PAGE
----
“Would you rather” is an age-old game we’ve likely all played at some point growing up.
Usually the questions were something silly like “would you rather go without TV or junk food for the rest of your life?” (I’ll keep my Cheez-Its, thanks) or “would you rather meet the president or a movie star?” (Hi, George Clooney!)
But last week, we played an adult version of the popular game with our readers. We asked a question originally posed by The Wall Street Journal…
Would you rather receive $1 million upfront or $5,000 per month in retirement?
At first glance, you might go for the $1 million. But don’t be fooled—based on average annuity prices, the two options actually end up being equivalent. (This is assuming that monthly annuity payments, starting at 65 years old, are 1/200 of the lump sum and that life expectancy is about 80 years old.)
Overall, our results were split almost right down the middle. About half of our readers would take the $1 million, and the other half would go for the $5,000.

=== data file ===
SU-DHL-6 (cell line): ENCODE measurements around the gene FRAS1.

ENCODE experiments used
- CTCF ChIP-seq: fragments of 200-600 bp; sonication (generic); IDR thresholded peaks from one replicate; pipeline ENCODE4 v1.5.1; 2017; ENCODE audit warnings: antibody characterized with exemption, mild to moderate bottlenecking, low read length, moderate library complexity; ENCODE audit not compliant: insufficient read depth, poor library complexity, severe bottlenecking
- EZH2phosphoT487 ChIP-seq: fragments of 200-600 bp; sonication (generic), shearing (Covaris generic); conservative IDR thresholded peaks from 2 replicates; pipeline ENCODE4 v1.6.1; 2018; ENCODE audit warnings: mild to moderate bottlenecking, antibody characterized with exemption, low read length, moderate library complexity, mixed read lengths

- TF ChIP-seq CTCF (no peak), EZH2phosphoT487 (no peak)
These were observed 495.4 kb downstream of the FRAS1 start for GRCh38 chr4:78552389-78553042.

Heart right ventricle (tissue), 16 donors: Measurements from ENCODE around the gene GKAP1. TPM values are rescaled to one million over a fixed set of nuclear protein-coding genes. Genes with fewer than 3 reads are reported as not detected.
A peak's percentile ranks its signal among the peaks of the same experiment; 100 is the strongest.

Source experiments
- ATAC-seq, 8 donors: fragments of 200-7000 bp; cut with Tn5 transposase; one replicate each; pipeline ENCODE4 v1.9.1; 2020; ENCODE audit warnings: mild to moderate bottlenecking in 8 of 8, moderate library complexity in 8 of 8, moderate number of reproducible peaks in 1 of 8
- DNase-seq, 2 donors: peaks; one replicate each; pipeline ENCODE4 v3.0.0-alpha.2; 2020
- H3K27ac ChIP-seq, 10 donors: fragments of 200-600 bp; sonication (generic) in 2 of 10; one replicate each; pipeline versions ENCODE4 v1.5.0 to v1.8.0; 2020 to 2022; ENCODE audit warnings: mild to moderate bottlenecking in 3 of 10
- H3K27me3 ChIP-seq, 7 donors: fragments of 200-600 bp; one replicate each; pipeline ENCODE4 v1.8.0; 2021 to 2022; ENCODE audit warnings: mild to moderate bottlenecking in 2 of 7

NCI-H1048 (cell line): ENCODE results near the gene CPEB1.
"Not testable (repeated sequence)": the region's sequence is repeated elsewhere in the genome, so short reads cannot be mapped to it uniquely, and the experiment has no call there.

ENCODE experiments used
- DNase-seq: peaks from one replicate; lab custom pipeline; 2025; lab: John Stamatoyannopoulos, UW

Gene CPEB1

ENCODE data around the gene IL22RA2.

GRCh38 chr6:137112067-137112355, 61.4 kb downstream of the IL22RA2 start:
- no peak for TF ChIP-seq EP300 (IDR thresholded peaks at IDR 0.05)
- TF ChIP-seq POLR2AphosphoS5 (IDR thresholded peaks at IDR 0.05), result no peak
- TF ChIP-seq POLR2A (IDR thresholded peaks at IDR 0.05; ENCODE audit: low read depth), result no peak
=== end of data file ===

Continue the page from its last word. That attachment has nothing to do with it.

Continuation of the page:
But then we broke it down further, by years of investing experience. And that’s where things got interesting…
The Young Millionaires
Less experienced investors were more likely to grab the large lump sum. It could be because such a large number gives you a much-needed sense of security.
The problem arises when you wrongly believe that $1 million is worth more than $5,000 per month—and spend accordingly. It’s a lot of money, yes, but spread out over an entire retirement, it’s less than you think.
When you’re creating a budget or determining how much money you’ll need to retire, make sure you take into account how many years it will need to last and find ways to cut extraneous costs where you can.
The Older Conservatives
On the other hand, more advanced investors tended to choose the $5,000 per month. According to The Wall Street Journal, this means you have an illusion of poverty. You are likely more conservative with your money, worried about making your nest egg last. A guaranteed stream of monthly payments sounds a lot better than just one sum.
If this is you, congrats on being a responsible spender—but keep in mind it’s okay to live a little too! Relax those purse strings every so often to enjoy the golden years you’ve worked so hard for. Stay on budget, of course, but don’t let money fears hold you back from life.
Obviously, your response should depend on a lot of factors. The more years you have left before retirement, the greater the chance you’ll want to take the $5,000 (it will end up being more than the $1 million, most likely). But if you are a smart investor, you might want the $1 million to put to work in the market immediately.
Basically, there’s no “right” answer for everyone.